Session Name: Biomarkers, Immune Assessment and Clinical Outcomes
Session Date & Time: None. Available on demand.
*Purpose: By the early spring of 2020, the United States has become the global epicenter of the coronavirus 2019 (COVID-19) pandemic. Little is known if immunocompromised hosts such as solid organ transplant recipients are affected differently by COVID-19 – in terms of their presentation, their laboratory values, the management of their immunosuppression, and their outcomes. We describe a cohort of 25 solid organ transplant patients who were symptomatic and infected with COVID- 19 at a single institution at Baylor St. Luke’s in Houston, Texas.
*Methods: Using the electronic medical record, 25 solid organ transplant recipients (18 kidney, 2 liver/kidney, 2 liver, 2 heart, and 1 lung transplant) were identified with SARS-CoV2 infection from March 19th, 2020 until July 14th, 2020 at Baylor St Luke’s Medical Center in Houston, Texas. We then cataloged their hospitalization course to include changes in immunosuppression therapy, need for intensive care, ventilator support, as well as COVID-19 directed therapy and report their outcomes.
*Results: These patients have many comorbidities (96% with hypertension, 60% with heart failure or ischemic heart disease, and 60% with diabetes) alongside their immunocompromised status. Immunosuppression therapy was weaned in all but 2 stable liver transplant patients on minimal maintenance immunosuppression. Kidney SOTR patients often had atypical symptoms such as diarrhea (39%). Overall SOTR patients frequently presented with AKI (44%), frequently required ICU stay (52%), and frequently required intubation (36%). Notably, we discovered a large racial/ethnic disparity in COVID-19 infection as all our patients are minorities and 24 of 25 patients are of Hispanic ethnicity or African American race. In addition, 72% of our infected patients had Medicare or Medicaid as their primary health insurance – compared to our baseline of 46%.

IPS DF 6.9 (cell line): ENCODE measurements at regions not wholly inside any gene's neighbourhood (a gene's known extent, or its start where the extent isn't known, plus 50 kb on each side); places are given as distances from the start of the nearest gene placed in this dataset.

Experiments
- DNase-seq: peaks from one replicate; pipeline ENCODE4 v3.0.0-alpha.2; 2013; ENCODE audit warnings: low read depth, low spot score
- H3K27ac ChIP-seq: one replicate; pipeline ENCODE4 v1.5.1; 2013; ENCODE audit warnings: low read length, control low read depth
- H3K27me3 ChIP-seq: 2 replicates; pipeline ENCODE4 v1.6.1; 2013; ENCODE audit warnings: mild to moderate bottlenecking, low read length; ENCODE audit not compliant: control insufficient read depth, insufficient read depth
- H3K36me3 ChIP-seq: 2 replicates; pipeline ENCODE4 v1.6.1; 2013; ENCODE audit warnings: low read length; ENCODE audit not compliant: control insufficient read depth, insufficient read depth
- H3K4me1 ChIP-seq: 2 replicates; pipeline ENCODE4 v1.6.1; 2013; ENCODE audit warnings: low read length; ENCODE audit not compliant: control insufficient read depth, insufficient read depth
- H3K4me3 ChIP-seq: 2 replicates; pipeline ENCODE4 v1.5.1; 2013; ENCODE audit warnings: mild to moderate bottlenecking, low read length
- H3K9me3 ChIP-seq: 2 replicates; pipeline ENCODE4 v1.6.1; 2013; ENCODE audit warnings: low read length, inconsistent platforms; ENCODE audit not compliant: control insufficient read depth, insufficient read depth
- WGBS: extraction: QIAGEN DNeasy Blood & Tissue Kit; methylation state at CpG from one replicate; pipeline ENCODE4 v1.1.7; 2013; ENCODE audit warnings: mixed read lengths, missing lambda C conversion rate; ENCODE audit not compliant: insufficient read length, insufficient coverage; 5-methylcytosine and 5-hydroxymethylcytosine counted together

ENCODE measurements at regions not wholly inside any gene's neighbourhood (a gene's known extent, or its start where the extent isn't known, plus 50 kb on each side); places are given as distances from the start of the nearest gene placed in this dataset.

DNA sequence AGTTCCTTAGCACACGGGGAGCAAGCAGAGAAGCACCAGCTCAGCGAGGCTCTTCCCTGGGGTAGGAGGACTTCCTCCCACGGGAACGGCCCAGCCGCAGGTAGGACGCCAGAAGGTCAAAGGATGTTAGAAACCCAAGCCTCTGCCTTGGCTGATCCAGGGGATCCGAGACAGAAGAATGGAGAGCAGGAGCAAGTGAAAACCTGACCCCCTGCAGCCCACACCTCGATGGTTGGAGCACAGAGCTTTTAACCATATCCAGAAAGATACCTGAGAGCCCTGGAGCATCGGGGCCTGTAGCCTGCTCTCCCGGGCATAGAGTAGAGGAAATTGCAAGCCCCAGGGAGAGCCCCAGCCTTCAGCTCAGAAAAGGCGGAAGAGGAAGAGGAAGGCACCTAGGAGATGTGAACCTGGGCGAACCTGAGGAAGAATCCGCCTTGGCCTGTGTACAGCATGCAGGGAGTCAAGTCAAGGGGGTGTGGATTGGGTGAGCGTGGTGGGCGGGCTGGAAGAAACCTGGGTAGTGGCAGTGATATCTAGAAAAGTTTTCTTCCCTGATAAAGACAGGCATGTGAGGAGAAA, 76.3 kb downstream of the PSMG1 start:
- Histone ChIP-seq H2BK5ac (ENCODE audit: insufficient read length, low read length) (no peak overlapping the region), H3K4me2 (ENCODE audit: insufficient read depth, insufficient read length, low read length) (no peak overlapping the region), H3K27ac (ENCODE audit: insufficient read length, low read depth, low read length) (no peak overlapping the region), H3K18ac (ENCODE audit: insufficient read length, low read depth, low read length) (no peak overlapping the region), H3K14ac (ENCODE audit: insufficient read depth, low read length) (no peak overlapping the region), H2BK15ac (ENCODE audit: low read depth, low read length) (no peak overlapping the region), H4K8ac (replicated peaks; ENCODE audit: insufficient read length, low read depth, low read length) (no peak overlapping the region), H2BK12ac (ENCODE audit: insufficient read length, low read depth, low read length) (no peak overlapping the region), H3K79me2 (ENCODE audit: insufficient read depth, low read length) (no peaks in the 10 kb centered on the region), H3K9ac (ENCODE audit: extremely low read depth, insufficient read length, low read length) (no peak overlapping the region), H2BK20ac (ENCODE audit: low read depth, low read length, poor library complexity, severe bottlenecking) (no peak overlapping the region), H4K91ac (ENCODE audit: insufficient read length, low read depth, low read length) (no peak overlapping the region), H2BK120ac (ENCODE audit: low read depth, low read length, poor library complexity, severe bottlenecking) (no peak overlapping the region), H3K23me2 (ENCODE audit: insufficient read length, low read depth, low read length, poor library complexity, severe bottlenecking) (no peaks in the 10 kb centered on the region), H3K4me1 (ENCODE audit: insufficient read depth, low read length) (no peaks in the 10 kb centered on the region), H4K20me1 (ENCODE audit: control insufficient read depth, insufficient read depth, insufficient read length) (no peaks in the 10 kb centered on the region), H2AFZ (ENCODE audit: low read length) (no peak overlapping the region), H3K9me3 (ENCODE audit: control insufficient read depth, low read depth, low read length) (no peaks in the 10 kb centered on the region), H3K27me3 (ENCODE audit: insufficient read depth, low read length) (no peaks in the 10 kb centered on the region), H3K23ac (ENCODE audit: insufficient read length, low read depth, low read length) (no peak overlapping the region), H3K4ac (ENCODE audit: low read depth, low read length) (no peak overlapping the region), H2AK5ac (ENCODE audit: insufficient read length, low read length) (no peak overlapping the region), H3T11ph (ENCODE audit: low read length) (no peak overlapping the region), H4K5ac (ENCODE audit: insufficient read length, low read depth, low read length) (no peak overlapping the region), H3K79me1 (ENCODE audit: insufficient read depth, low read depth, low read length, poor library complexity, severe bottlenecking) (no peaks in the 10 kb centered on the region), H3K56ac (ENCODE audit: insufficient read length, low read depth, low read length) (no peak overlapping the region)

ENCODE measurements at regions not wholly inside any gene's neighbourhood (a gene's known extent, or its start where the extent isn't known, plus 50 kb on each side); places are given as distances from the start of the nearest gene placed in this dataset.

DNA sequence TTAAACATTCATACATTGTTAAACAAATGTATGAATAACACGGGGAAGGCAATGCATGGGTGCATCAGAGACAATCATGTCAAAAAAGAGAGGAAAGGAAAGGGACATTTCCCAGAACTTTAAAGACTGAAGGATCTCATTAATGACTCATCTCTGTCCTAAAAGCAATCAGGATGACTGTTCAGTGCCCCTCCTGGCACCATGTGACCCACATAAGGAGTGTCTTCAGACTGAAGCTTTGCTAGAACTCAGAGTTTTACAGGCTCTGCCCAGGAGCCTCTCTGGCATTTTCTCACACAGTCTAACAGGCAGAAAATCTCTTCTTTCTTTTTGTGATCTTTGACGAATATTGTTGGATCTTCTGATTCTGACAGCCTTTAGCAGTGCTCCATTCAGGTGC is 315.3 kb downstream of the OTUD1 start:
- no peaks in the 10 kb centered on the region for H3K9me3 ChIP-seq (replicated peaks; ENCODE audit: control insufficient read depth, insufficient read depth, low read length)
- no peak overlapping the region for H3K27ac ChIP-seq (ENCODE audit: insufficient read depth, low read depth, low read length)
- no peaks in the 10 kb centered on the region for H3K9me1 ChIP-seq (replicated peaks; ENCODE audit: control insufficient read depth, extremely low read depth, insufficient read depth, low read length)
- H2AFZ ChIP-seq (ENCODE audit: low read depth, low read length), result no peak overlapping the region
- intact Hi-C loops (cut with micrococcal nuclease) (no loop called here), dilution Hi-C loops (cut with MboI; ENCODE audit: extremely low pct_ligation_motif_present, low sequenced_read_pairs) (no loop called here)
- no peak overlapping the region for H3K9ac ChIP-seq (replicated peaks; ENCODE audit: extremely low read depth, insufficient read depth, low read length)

*Conclusions: We have found solid organ transplant patients had more atypical symptoms such as diarrhea and CT imaging can be more accurate and timely in diagnosis. In regards to clinical management, a stepwise reduction/discontinuation of immunosuppression based on disease severity appears to be a safe and pragmatic model of care. Furthermore, we too have found that a significant racial and ethnic disparity exists for African-American and Hispanic transplant recipients becoming infected with COVID-19. Yet again, minorities and those more socioeconomically disadvantaged continue to bear the brunt of chronic disease, even after they receive their transplantation.
To cite this abstract in AMA style:Huang C, Hemmersbach-Miller M, Goss M, Moreno N, Rana A, Goss J, Galvan N. Outcomes of Novel Coronavirus 2019 in Solid Organ Transplant Recipients: Yet Again, Race and Payor Status Matters [abstract]. Am J Transplant. 2021; 21 (suppl 3). https://atcmeetingabstracts.com/abstract/outcomes-of-novel-coronavirus-2019-in-solid-organ-transplant-recipients-yet-again-race-and-payor-status-matters/. Accessed June 16, 2021.
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